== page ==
Every patient and provider deserve to experience restorative, detoxifying sleep. The advancements in the dental profession have allowed us to provide sleep devices for patients, identify and treat tongue ties with laser-assisted therapy, and provide preventive treatment such as myofunctional therapy that supports a healthy airway. When we identify the root cause of a sleep disturbance, we not only improve someone’s quality of life, but we can also change the medical future of that patient.


Editor's note: This article appeared in the June 2024 print edition of RDH magazine. Dental hygienists in North America are eligible for a complimentary print subscription. Sign up here.

References

1. Brain may flush out toxins during sleep. National Institutes of Health. September 17, 2015. www.nih.gov/news-events/news-releases/brain-may-flush-out-toxins-during-sleep

2. How sleep clears the brain. National Institutes of Health. October 28, 2013. www.nih.gov/news-events/nih-research-matters/how-sleep-clears-brain

3. Wilkerson DC, Lestini S, Dawson PE, Bale B. The Shift: The Dramatic Movement toward Health Centered Dentistry. Widiom Publishing. 2019.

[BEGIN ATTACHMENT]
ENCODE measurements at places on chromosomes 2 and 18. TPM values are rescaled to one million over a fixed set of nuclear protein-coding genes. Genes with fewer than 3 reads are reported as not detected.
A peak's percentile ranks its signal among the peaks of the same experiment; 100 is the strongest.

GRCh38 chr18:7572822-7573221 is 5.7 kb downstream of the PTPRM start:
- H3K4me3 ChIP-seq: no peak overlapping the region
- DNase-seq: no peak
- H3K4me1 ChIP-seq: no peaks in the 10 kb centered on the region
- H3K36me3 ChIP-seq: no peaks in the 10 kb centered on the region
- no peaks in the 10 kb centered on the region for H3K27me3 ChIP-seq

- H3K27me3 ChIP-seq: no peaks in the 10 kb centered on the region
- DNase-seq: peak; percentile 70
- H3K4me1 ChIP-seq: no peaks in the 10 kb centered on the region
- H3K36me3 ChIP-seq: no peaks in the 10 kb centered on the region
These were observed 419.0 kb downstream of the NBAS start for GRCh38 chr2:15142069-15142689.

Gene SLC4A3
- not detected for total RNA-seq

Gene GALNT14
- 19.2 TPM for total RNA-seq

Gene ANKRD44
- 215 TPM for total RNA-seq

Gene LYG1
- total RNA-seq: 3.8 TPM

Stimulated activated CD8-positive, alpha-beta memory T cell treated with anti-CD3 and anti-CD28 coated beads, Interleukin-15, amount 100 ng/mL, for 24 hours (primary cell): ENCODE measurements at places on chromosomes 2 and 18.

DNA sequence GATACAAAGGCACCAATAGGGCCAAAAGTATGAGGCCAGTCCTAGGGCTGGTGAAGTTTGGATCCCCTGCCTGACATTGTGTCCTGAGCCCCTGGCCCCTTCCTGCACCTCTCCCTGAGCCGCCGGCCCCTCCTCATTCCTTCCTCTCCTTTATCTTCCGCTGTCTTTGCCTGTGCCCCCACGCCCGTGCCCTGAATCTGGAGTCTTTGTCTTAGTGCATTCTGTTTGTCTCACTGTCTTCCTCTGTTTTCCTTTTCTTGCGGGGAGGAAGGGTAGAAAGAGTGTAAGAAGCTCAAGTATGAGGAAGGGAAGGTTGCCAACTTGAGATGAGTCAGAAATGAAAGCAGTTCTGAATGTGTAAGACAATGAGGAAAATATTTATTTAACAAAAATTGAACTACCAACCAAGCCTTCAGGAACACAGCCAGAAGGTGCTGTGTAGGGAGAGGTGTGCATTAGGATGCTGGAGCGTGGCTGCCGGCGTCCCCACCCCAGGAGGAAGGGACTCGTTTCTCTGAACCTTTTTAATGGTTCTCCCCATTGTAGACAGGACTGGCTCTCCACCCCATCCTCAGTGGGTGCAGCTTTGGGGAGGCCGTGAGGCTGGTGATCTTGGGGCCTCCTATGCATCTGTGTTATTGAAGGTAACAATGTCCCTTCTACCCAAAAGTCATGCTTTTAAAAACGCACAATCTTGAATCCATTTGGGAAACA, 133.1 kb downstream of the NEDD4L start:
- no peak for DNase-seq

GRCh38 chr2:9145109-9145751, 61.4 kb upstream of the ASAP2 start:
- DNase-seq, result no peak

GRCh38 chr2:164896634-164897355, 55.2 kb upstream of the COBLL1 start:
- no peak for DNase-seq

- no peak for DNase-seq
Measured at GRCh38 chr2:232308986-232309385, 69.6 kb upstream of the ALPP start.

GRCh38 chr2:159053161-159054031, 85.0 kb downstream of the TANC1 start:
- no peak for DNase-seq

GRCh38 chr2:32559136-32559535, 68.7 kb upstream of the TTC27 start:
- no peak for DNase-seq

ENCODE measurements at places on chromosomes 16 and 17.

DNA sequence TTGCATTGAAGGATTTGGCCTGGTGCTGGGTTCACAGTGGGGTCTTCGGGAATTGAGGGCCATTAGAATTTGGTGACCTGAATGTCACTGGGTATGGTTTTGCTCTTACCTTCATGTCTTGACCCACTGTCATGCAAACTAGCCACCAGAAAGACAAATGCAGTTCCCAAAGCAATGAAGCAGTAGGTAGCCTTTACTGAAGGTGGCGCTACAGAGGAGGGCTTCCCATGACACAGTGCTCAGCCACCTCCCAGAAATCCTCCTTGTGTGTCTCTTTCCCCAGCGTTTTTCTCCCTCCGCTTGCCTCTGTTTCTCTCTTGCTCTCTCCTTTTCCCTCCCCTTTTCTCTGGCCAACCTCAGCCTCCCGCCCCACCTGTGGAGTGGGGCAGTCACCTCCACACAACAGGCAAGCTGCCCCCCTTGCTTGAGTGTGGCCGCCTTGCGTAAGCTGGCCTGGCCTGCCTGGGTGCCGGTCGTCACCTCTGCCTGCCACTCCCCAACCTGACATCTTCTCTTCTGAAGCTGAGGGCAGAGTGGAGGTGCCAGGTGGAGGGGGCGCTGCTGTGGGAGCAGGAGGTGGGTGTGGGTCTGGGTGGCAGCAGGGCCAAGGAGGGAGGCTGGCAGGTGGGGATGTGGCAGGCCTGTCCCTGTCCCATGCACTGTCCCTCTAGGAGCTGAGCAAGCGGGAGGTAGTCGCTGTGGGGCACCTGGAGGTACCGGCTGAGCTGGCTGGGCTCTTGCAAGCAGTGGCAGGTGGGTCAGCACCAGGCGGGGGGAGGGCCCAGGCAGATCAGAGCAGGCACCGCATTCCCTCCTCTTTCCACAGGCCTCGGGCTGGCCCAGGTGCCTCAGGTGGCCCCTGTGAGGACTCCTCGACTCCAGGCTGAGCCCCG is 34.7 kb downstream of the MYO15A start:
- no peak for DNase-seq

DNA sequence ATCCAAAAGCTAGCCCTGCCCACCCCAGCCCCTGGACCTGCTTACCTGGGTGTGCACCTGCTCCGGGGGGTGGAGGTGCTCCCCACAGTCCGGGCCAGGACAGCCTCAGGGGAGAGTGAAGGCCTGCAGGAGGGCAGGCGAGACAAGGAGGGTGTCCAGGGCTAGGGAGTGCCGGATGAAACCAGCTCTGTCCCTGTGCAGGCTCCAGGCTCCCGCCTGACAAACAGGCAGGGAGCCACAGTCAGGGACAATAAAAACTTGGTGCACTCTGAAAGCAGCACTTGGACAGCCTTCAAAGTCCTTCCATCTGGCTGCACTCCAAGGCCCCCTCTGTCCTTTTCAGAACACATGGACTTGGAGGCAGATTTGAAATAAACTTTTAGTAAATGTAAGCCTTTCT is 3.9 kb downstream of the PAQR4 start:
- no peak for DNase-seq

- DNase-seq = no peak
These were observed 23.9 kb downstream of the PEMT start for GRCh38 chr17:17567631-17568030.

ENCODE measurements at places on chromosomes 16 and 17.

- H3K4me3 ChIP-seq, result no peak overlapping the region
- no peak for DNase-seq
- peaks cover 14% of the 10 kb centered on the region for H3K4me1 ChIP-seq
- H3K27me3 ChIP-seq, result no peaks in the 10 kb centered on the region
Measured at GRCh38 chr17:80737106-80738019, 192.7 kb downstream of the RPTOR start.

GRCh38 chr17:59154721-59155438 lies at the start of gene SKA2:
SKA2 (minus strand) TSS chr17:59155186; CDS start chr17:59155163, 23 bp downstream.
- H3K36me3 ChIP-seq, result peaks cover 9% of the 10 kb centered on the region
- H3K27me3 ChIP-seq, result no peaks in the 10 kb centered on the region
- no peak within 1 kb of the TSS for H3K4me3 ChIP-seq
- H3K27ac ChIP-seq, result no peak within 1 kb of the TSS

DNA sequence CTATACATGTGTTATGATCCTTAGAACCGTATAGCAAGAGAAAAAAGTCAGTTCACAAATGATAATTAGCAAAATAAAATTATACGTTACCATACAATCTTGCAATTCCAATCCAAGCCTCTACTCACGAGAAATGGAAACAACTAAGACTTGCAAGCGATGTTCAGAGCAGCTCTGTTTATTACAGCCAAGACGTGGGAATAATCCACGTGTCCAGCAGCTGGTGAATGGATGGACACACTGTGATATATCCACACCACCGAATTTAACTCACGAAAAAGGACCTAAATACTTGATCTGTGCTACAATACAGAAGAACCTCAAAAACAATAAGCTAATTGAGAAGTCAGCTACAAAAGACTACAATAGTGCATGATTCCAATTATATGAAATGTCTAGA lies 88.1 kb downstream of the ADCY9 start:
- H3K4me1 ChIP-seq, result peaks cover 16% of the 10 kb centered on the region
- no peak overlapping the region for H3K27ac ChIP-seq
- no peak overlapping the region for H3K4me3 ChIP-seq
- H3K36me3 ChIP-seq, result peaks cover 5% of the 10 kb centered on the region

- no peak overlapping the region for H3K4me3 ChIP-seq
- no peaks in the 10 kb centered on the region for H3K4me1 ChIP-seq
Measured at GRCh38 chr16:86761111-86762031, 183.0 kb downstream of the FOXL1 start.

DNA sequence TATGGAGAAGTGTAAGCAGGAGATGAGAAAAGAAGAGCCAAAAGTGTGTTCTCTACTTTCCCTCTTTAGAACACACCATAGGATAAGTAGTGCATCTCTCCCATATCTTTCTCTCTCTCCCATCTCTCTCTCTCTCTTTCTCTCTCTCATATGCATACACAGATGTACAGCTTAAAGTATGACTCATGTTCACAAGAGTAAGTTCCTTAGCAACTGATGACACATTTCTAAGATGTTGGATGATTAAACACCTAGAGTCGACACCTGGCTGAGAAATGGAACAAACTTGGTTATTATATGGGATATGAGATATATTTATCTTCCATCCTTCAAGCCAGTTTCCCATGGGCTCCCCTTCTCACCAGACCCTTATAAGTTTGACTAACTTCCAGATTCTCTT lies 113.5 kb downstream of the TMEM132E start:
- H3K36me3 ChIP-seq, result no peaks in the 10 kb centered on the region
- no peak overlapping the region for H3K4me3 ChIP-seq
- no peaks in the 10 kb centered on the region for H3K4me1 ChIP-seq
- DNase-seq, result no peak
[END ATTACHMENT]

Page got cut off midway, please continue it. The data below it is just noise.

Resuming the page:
4. Kim TW, Jeong JH, Hong SC. The impact of sleep and circadian disturbance on hormones and metabolism. Int J Endocrinol. 2015;2015:591729. doi:10.1155/2015/591729

5. Stutz EW, Rondeau B. Mallampati score. National Library of Medicine. Last update August 5, 2023. www.ncbi.nlm.nih.gov/books/NBK585119/

 

 

About the Author

Amber Auger, MPH, RDH

Amber Auger, MPH, RDH, is an international lecturer, a 2019 Sunstar/RDH Award of Distinction recipient, editorial director for RDH Graduate, creator of Thrive in the Op, and certified Functional RDH. Amber has more than 18 years of experience in the dental field and has been practicing dental hygiene since 2010. An active mentor to fellow hygienists, she champions personal and professional growth through her innovative Thrive in the Op on-demand courses and live coaching sessions. She can be reached at [email protected].

Updated March 28, 2024